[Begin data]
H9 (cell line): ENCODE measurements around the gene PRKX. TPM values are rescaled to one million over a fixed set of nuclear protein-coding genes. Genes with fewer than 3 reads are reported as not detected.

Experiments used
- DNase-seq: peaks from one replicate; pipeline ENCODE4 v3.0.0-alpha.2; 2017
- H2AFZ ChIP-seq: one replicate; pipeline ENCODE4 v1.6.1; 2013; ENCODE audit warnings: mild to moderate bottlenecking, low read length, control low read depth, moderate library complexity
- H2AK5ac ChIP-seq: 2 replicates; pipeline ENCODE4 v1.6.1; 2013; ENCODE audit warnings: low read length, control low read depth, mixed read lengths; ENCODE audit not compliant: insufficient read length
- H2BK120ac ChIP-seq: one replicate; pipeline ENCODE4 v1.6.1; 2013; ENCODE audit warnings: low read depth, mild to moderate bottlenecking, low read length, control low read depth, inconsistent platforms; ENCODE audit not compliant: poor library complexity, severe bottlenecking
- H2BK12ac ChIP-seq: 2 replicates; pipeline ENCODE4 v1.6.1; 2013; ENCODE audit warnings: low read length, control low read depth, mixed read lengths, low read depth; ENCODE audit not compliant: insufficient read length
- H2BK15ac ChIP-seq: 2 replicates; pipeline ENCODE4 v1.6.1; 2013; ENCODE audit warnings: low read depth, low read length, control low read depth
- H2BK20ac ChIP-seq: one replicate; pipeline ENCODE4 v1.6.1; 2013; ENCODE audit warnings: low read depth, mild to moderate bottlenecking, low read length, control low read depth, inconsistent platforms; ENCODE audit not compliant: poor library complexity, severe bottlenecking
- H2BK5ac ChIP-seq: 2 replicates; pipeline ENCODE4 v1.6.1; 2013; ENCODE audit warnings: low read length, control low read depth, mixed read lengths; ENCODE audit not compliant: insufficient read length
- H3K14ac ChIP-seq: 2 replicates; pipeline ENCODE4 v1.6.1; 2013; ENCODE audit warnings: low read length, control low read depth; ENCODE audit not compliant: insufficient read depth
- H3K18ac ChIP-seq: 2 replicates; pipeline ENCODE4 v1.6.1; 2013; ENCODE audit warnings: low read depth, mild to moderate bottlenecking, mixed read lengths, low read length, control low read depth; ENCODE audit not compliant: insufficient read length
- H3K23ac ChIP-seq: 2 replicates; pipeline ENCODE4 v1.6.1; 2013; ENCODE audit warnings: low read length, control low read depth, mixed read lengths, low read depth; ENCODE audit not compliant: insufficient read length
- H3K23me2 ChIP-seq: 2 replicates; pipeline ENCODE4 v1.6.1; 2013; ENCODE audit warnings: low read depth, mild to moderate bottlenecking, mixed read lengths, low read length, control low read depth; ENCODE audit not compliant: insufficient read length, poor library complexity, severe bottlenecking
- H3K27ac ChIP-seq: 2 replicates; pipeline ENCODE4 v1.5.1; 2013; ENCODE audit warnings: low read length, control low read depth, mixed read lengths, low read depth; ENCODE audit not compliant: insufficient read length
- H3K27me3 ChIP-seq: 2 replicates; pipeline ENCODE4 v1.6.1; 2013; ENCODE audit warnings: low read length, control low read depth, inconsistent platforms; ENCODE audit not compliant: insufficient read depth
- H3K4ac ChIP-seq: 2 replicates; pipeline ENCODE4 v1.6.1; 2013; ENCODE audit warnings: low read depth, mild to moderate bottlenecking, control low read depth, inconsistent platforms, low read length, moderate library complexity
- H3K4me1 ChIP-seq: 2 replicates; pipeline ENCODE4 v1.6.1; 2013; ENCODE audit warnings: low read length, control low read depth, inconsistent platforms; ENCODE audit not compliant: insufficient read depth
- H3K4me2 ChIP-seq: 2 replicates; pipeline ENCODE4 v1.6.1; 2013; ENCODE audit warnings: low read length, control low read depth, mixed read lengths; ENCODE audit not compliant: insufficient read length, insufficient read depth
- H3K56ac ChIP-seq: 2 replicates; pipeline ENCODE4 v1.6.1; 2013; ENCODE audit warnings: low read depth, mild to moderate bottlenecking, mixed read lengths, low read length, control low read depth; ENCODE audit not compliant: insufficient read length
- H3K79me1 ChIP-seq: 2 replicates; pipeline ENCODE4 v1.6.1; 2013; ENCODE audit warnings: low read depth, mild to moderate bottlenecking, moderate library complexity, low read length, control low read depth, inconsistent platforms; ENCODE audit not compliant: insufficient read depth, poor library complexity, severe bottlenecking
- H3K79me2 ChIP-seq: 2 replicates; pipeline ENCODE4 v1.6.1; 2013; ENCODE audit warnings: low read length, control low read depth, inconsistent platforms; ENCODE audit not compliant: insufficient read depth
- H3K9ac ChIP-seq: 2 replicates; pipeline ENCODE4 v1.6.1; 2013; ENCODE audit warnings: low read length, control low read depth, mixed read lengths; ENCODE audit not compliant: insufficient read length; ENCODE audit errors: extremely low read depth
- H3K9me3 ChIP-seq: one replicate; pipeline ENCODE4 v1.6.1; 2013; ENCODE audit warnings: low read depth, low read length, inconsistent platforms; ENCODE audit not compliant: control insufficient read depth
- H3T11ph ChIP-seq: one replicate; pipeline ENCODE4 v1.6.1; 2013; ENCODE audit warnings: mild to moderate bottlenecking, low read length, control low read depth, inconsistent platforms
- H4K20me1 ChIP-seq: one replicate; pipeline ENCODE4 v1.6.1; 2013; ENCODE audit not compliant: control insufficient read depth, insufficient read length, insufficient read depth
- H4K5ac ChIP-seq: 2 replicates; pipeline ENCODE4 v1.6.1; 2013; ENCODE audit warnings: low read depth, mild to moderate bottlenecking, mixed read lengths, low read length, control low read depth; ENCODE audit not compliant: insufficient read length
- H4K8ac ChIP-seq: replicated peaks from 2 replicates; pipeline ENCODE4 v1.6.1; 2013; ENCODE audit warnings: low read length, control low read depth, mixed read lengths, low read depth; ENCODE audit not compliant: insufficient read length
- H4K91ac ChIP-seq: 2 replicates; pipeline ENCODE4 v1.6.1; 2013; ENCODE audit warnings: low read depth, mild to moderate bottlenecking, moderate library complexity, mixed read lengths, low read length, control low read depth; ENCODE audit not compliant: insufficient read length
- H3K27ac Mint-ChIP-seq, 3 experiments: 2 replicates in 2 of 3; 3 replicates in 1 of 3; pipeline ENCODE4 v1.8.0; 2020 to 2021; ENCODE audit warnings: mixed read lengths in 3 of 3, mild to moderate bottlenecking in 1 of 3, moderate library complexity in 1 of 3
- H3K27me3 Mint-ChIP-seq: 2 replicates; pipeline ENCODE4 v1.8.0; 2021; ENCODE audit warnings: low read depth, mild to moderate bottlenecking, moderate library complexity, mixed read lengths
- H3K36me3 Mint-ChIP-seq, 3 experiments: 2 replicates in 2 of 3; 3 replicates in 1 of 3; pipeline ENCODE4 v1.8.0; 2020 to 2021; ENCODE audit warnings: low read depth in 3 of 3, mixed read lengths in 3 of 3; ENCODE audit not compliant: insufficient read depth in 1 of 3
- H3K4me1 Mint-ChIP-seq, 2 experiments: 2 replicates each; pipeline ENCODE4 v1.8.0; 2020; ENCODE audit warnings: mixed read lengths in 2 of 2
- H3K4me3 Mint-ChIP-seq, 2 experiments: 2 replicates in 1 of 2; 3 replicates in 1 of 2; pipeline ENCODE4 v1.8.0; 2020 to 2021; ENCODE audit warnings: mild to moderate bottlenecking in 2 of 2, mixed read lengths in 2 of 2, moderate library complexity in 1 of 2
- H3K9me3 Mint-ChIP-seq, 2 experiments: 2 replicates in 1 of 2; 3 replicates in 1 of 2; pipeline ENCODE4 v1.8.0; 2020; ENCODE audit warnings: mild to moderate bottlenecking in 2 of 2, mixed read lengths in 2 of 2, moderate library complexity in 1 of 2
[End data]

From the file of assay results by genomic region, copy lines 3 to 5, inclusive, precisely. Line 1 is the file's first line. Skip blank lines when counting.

- DNase-seq: peaks from one replicate; pipeline ENCODE4 v3.0.0-alpha.2; 2017
- H2AFZ ChIP-seq: one replicate; pipeline ENCODE4 v1.6.1; 2013; ENCODE audit warnings: mild to moderate bottlenecking, low read length, control low read depth, moderate library complexity
- H2AK5ac ChIP-seq: 2 replicates; pipeline ENCODE4 v1.6.1; 2013; ENCODE audit warnings: low read length, control low read depth, mixed read lengths; ENCODE audit not compliant: insufficient read length